Parenting With a Big Heart: Growing Empathy
When I was around five years old, I remember cuddling and watching TV with my Mom on our beige-colored pleather sofa. We stumbled on a special about children living in hunger and I distinctly remember the look on my Mom’s face: sadness, pain. Her eyes swelled up and she reached over to grab a tissue. I asked her why she was crying and she said in Korean, “This makes me feel so sad. No kid should be hungry.” She picked up the phone and made a call to donate money to an organization serving families facing food insecurity.
Looking back, I realize the hurt she felt when she saw those images probably was related to her own struggles growing up during the Korean war and being a first-generation immigrant to the United States from Korea. I often observed my Mom being open and vulnerable about her feelings — whether it was her joyful laughter that could light up a whole room, the look of exhaustion after a long day of work, or her sadness from things happening around her, which even included over-the-top, sad scenes from her favorite Korean soap operas that often made her burst into tears. (If any of you have ever watched a Korean drama, you know what I mean!)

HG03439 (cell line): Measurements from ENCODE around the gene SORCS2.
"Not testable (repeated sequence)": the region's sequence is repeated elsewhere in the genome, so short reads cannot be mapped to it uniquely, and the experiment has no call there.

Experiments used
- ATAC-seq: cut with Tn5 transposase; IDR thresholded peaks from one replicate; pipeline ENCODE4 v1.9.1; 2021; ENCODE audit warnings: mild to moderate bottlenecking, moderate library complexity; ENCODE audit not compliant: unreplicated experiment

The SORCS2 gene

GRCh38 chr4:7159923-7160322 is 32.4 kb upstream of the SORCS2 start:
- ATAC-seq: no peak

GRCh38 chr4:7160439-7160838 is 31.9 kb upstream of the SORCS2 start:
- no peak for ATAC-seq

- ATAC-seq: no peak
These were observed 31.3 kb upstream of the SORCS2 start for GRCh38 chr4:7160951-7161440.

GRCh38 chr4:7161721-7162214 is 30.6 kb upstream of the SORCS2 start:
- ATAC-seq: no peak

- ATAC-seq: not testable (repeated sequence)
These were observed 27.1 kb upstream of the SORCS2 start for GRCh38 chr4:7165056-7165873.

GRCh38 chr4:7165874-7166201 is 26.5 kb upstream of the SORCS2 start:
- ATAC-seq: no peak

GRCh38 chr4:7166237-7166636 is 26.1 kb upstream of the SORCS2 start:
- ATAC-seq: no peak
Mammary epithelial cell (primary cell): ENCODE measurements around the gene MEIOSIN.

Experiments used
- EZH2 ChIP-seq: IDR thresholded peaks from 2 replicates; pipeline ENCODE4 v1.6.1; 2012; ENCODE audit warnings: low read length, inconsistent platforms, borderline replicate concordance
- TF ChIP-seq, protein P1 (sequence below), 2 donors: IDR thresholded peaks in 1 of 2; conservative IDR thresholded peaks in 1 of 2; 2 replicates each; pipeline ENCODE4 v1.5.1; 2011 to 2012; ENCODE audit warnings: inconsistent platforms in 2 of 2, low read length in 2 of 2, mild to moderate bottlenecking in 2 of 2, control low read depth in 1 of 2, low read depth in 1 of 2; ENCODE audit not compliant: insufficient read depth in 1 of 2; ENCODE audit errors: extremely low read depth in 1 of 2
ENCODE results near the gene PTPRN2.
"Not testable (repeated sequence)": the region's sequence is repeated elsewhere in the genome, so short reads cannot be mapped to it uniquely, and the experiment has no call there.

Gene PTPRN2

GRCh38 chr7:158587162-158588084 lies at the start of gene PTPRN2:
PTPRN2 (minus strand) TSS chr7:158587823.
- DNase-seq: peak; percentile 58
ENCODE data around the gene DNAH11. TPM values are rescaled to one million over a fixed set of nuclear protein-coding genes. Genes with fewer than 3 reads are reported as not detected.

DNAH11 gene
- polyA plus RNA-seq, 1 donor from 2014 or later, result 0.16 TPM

The word that comes to mind when I think of her greatest strength is empathy. Empathy is the ability to sense other people’s emotions, and to imagine what someone else might be thinking or feeling.
Growing Into An Empathetic Mother
When I became pregnant with my daughter, I knew empathy was one of the most important traits and skills I wanted to pass along to her. I also knew that developing empathy would begin with the kind of environment I created at home and the actions I modeled in our everyday life. In a wonderful new book published by Gregg Behr and Ryan Rydzewskin, When You Wonder, You’re Learning, they write: “To become loving and caring people, kids first have to know that they’re worthy of love and care themselves.”
One of the greatest ways we can show that our children are worthy of love and care is by meeting them where they are, sharing in things they seem curious about, and letting them know that their feelings—all their feelings—matter (here’s a great feelings song to sing together).
Yet, this pandemic has stretched us all — our patience, our energy, our resources, our everything! During the times when I felt like things were falling apart, I felt an even greater need to show my kids that “Mommy has it all together.” One afternoon, about three months into the pandemic, my daughter broke down in tears about how hard it was to not see her friends, not having met some of her teachers in person, and having to sit in front of a computer all day. She said, “You wouldn’t understand because you always seem happy and strong.”
Wow, that hit me hard because while that couldn’t have been further from truth, it must have been what I projected to her. As we know, children take cues from their parents so in that moment, I check my own emotions by taking some time to breathe.